In Dialectical Behaviour Therapy (DBT) terms, the ability to get what we want in relationships, and to get out of relationships that aren’t good for us, is a skill called “interpersonal effectiveness.” It is one of the four core skills of the DBT program, and one of the skills we teach in our DBT Group as well as in our individual therapy with clients. When I talk about learning how to get what we want in relationships, sometimes people think I’m talking about being manipulative (and perhaps I am). Here’s the thing – we all need to get what we want in relationships. Quite frankly, that’s the reason we have relationships – because we get what we need out of them in a mutually beneficial, symbiotic fashion. Sometimes, however, we have a habit of getting in our own way.
Why is it that we have difficulties with interpersonal effectiveness in our relationships?
Sometimes it’s because we don’t know what we want! Other times our emotions get in the way and even control how we behave. Many times we forgo long term goals and plans for short term benefit. Alternatively, sometimes other people get in our way! Finally, sometimes our own thoughts and beliefs about ourselves and others mess things up.
What are some of the myths that get in the way of achieving our objectives in life? For a lot of people, it’s the mistaken belief that we don’t deserve to get what we want or need. Other times we may see a request as a sign of weakness – that is, we should be able to figure it out, or do it all on our own. Do you ever have a hard time saying, “no,” to people? You’re not alone. Often we get tied up in the belief that saying, “no,” to anyone is inherently selfish, or we should sacrifice our own needs and wellbeing for others.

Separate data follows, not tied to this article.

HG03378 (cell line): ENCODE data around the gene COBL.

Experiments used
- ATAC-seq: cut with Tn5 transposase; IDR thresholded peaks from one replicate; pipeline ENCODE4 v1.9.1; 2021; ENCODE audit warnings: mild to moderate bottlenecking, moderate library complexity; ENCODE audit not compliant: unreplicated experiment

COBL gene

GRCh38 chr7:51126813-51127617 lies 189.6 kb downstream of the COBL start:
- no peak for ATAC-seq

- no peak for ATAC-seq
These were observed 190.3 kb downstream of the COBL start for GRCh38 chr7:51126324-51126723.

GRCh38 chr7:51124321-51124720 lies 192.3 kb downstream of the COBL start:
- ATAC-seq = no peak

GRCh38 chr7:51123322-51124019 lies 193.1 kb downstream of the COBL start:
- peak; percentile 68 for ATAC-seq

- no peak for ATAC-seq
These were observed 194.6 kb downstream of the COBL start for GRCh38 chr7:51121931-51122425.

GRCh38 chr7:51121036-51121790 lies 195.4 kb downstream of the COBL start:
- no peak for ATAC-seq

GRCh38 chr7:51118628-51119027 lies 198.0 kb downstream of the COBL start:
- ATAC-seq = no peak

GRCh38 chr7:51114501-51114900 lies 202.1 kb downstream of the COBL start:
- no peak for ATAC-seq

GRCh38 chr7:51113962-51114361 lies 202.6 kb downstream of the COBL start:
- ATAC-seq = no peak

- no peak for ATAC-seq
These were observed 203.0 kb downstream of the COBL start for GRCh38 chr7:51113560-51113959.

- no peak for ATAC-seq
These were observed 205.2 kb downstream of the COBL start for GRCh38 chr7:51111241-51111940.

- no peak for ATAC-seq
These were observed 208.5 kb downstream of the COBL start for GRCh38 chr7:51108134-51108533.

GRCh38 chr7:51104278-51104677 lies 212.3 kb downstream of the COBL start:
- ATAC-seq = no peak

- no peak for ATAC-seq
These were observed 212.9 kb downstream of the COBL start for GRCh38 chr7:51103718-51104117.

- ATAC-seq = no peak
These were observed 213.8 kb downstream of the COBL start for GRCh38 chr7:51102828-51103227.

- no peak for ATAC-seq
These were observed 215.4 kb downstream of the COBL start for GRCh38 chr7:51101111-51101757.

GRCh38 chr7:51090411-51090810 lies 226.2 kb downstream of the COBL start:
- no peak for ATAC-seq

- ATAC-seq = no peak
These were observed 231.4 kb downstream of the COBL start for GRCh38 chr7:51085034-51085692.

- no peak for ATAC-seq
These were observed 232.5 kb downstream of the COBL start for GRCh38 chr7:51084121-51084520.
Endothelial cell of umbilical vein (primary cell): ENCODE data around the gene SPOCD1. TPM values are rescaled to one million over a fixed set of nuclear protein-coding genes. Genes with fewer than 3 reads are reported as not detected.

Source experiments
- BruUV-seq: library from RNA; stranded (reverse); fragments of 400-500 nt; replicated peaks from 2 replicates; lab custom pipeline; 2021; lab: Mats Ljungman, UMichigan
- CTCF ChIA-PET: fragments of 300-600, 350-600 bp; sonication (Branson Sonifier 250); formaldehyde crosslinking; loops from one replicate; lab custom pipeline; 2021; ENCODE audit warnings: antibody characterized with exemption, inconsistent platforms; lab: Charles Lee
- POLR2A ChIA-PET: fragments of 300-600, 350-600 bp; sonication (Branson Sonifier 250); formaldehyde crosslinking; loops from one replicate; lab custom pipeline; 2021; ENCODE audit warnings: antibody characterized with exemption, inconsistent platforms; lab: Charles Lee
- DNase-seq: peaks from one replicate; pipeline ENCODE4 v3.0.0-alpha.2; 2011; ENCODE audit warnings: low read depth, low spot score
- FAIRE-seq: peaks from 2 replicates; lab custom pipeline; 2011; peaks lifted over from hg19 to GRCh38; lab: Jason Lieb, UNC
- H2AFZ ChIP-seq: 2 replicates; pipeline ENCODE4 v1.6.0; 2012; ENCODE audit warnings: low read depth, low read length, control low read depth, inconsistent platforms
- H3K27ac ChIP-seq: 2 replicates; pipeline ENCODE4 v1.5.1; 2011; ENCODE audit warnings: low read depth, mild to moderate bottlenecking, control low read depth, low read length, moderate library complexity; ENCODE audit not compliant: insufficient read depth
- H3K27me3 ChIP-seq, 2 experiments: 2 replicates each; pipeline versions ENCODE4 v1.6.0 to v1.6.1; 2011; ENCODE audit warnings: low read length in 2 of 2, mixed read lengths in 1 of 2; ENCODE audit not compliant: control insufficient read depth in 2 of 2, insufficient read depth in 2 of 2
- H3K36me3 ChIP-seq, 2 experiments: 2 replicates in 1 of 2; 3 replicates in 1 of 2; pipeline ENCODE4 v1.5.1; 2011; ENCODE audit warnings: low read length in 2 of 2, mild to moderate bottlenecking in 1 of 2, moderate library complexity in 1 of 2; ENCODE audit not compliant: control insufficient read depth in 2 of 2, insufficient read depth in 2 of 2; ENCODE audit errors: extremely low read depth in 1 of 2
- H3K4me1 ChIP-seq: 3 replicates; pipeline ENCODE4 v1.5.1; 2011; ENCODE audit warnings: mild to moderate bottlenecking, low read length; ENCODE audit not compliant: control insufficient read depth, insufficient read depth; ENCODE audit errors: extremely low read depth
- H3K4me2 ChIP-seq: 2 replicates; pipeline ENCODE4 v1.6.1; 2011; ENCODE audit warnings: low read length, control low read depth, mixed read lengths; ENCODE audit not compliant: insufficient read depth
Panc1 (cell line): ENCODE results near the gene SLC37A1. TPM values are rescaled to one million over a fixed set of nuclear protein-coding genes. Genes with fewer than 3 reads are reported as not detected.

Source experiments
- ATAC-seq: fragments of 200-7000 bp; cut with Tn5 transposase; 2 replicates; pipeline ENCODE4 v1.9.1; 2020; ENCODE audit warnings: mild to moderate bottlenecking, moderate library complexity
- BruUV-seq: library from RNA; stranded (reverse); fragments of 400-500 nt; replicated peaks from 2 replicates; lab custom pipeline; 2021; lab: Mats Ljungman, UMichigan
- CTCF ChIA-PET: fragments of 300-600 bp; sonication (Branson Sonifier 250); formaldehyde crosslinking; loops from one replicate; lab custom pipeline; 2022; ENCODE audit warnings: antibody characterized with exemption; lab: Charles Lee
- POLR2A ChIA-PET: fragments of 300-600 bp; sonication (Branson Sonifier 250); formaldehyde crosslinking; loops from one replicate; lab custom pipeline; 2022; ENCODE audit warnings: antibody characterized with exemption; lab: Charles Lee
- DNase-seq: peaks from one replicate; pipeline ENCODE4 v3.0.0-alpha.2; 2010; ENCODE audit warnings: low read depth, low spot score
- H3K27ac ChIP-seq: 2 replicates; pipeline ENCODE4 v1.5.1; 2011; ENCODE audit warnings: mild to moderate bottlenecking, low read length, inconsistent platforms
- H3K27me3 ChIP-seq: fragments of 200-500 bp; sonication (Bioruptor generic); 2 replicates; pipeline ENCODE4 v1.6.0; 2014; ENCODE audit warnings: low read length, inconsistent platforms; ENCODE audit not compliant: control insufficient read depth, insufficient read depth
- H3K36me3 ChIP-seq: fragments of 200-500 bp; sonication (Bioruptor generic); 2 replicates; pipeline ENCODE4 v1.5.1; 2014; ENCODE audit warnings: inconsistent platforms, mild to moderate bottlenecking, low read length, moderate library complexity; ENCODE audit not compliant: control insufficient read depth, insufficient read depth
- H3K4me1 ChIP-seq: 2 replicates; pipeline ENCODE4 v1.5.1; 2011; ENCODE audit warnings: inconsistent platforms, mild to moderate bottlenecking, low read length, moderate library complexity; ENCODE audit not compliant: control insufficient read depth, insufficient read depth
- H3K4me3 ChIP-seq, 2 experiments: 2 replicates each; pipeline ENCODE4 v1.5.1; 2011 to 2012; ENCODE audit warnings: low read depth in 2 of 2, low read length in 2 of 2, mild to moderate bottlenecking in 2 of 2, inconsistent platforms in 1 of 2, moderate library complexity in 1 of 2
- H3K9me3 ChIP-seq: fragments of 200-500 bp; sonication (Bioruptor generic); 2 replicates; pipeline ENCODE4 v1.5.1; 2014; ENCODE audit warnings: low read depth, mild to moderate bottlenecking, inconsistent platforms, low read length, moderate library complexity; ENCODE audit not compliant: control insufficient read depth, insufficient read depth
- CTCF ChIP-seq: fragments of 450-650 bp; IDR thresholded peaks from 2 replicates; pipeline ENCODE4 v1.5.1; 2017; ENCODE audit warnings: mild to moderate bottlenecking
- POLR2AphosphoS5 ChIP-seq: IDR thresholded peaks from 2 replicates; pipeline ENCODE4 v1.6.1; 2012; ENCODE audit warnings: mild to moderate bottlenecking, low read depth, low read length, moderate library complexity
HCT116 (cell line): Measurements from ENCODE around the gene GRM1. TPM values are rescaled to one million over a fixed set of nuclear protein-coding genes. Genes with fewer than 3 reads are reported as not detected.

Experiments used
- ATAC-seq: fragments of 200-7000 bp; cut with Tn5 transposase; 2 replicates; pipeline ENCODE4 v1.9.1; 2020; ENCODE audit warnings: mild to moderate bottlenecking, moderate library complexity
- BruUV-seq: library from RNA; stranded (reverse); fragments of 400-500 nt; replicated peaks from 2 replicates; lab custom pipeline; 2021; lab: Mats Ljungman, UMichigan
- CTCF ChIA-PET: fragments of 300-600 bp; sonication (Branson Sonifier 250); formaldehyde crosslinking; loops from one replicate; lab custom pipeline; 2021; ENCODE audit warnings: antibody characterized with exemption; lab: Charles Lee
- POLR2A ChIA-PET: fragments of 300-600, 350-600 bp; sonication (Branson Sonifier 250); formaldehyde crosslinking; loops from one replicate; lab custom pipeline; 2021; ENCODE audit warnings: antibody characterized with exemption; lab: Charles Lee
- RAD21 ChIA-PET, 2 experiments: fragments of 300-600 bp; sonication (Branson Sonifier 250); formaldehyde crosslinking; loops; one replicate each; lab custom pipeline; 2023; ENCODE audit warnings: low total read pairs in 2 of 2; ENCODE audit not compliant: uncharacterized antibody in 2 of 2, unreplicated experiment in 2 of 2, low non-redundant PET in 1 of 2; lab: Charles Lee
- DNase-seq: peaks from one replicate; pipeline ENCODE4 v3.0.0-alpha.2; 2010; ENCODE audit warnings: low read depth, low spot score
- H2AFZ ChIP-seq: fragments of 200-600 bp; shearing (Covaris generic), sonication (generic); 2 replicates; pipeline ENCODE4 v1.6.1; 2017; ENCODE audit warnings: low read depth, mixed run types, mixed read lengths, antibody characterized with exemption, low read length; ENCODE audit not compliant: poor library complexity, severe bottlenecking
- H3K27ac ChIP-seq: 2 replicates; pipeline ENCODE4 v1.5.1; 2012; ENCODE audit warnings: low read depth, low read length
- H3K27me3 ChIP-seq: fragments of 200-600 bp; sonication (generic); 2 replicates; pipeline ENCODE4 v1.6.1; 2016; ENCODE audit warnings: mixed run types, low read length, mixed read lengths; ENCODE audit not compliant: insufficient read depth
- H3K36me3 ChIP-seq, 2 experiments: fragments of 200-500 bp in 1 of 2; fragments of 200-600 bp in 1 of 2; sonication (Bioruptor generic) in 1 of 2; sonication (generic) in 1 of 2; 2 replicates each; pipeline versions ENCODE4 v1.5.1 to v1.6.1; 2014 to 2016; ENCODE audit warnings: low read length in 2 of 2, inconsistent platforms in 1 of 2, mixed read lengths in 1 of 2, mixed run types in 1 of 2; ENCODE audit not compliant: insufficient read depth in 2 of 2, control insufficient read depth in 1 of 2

What about relationships?
One of my favourite stumbling blocks we fall into in relationships is the idea that we shouldn’t have to tell our partners/friends/family what we want, or what we need – they should just know! I don’t know about you, but I haven’t developed the skill of mind-reading yet, and I’m pretty confident that most people haven’t. Yet, especially when we’re under stress this often becomes our implicit, if not explicit expectation of others. Why we do this is a very good question – I believe that it’s because it’s our desire that we are known by those closest to us in such a way that our needs are known and met; sometimes this does happen! Not because we can read minds, but because we have this thing called intuition. The problem comes when we expect this all the time and then believe that we don’t have the responsibility to tell others what our wants and needs are. Ironically, when we are able to relay our wants and needs to others in an effective way, the chances of needs being met skyrocket. Go figure!
One of the important steps to take to be effect in interpersonal situations is to clarify our goals. In DBT terms, we need objectives effectiveness, relationship effectiveness, and self-respect effectiveness. In layman’s terms, we could summarize these three goals as questions:
1) What specific changes do I want from this interaction and how do I get there?
2) How do I want this person to feel about me and what do I have to do to keep this relationship?
3) How do I want to feel about myself and what do I have to do to get there?
In our DBT groups, we teach specific skills that answer these three very important questions. We all want to know how to get what we need from another person, how to keep and improve our relationships, and how to keep and improve upon our own self-respect. In fact, this is why DBT Skills can be great for everybody!
If you’d like to learn more about Dialectical Behaviour Therapy (DBT), or just how to get more of what you need in relationships and how to set healthy boundaries for yourself, please contact us, we’d love to hear from you! You can reach us by phone at 604-283-7827 or by using our contact page today!
From DBT Skills Training Handouts and Worksheets, Second Edition, by Marsha M. Linehan, 2015.